6. Fundamental Physical Basis for Maxwell-Heaviside Gravitomagnetism

    NASA Astrophysics Data System (ADS)

    Nyambuya, Golden Gadzirayi

    2015-08-01

    Gravitomagnetism is universally and formally recognised in contemporary physics as being the linear first-order approximation of Einstein's field equations emerging from the General Theory of Relativity (GTR). Herein, we argue that, as has been done by others in the past, gravitomagnetism can be viewed as a fully-fledged independent theory of gravitomagnetism that can be divorced from Professor Einstein's GTR. The gravitomagnetic theory whose exposition we give herein is exactly envisioned by Professor Maxwell and Dr. Heaviside. The once speculative Maxwell-Heaviside Gravitomagnetic theory now finds full justification as a fully fledged theory from Professor José Hera's Existence Theorem which states that all that is needed for there to exist the four Max-well-type field equations is that a mass-current conservation law be obeyed. Our contribution in the present work, if any, is that we demonstrate conclusively that like electromagnetism, the gravitomagnetic phenomenon leads to the prediction of gravitomagnetic waves that travel at the speed of light. Further, we argue that for the gravitational phenomenon, apart from the Newtonian gravitational potential, there are four more potentials and these operate concurrently with the Newtonian potential. At the end of it, it is seen that the present work sets the stage for a very interesting investigation of several gravitational anomalies such as the ponderous Pioneer Anomaly, the vexing Flyby Anomalies, the mysterious Anomalous Rotation Curves of Spiral Galaxies and as well, the possibility of the generation of stellar magnetic fields by rotating gravitational masses.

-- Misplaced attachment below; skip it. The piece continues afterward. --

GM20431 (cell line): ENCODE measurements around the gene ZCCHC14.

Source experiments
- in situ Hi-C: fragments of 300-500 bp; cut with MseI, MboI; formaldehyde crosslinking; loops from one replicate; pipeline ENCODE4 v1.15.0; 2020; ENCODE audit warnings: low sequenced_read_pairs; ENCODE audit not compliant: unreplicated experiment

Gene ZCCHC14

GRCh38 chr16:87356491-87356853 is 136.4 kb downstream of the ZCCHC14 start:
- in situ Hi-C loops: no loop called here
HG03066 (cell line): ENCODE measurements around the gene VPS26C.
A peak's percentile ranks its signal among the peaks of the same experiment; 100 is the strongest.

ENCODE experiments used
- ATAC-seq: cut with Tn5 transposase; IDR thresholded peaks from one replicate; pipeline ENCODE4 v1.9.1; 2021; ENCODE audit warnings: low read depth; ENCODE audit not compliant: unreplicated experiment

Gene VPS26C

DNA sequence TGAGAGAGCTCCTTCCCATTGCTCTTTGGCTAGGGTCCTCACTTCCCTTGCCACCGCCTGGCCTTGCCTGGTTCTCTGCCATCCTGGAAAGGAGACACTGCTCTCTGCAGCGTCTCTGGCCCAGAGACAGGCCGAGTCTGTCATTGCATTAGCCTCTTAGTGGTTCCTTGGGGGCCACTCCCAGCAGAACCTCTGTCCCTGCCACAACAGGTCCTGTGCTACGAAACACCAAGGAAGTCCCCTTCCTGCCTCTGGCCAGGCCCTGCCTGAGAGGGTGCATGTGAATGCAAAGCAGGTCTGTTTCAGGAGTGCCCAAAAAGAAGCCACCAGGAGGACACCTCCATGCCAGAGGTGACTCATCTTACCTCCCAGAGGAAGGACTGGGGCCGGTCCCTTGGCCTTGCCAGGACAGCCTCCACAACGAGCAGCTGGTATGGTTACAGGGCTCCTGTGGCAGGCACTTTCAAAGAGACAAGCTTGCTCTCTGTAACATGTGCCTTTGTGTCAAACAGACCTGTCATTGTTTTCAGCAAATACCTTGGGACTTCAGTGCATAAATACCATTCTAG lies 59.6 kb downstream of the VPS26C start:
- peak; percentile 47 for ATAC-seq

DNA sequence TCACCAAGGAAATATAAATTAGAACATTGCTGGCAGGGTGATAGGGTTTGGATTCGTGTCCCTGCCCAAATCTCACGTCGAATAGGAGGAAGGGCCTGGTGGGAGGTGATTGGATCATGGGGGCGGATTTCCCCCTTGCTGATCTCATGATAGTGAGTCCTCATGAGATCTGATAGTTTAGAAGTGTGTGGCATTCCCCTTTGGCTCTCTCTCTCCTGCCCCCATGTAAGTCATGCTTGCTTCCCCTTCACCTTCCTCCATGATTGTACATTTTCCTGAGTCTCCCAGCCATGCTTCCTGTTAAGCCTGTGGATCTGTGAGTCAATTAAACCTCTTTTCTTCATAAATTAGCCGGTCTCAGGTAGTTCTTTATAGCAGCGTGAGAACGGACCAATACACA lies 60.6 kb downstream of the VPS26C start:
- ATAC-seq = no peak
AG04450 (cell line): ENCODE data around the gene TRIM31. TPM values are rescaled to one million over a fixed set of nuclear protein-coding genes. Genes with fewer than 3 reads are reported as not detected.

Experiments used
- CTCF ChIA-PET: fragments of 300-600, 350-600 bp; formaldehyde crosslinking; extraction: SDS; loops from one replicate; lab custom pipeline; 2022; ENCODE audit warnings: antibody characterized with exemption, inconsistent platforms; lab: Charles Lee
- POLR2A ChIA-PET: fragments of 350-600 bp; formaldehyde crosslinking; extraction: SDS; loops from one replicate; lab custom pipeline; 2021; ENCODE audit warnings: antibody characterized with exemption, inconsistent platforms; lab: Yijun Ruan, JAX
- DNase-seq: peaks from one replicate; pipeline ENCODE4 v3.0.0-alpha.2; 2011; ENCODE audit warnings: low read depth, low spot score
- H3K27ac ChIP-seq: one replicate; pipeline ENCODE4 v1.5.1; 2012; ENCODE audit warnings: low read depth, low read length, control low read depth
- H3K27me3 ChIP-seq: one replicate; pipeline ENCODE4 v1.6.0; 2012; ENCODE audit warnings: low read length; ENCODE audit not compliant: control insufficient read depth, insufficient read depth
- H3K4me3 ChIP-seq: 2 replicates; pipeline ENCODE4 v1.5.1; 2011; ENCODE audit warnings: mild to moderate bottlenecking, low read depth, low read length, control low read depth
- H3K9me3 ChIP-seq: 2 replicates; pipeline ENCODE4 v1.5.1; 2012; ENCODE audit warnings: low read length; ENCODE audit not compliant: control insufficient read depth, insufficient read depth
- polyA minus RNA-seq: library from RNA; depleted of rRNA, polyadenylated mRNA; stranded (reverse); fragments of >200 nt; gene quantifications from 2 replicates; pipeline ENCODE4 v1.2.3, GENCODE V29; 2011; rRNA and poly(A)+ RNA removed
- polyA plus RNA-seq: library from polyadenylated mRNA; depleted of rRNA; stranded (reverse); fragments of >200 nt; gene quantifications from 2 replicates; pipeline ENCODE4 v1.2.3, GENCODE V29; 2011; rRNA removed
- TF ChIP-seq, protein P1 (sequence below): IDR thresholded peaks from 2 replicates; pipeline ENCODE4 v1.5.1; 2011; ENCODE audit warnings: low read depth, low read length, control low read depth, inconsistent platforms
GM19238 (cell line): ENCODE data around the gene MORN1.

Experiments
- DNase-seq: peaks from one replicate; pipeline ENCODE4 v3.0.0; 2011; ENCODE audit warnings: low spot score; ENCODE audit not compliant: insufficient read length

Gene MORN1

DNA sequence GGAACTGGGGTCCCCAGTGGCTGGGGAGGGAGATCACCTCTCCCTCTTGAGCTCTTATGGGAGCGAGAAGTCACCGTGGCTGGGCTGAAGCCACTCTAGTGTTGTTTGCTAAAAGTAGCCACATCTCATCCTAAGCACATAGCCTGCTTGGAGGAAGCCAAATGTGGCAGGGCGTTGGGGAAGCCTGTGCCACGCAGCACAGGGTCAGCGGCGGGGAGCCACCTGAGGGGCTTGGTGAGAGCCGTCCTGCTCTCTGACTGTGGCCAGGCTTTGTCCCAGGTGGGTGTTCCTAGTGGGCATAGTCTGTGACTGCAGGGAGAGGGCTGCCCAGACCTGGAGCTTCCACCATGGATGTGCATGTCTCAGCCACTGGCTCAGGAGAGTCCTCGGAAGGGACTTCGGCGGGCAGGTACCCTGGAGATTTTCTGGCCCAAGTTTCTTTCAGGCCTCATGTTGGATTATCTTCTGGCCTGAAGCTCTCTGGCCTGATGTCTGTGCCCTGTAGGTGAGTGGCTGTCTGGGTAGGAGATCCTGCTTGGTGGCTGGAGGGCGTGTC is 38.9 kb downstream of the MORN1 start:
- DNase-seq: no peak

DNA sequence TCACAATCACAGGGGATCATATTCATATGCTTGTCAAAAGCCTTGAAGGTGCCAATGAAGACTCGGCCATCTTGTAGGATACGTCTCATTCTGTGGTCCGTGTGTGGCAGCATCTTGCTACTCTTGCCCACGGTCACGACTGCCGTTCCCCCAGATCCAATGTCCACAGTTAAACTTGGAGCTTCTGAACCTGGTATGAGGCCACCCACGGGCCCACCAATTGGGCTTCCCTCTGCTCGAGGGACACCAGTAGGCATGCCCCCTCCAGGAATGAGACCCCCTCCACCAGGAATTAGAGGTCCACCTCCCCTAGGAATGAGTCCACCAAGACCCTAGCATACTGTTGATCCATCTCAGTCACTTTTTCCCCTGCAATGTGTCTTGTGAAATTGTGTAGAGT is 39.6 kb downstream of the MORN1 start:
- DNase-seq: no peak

7. [Cardiology writings in New Spain and in the first century of the Independent period].

    PubMed

    de Micheli, Alfredo

    2015-01-01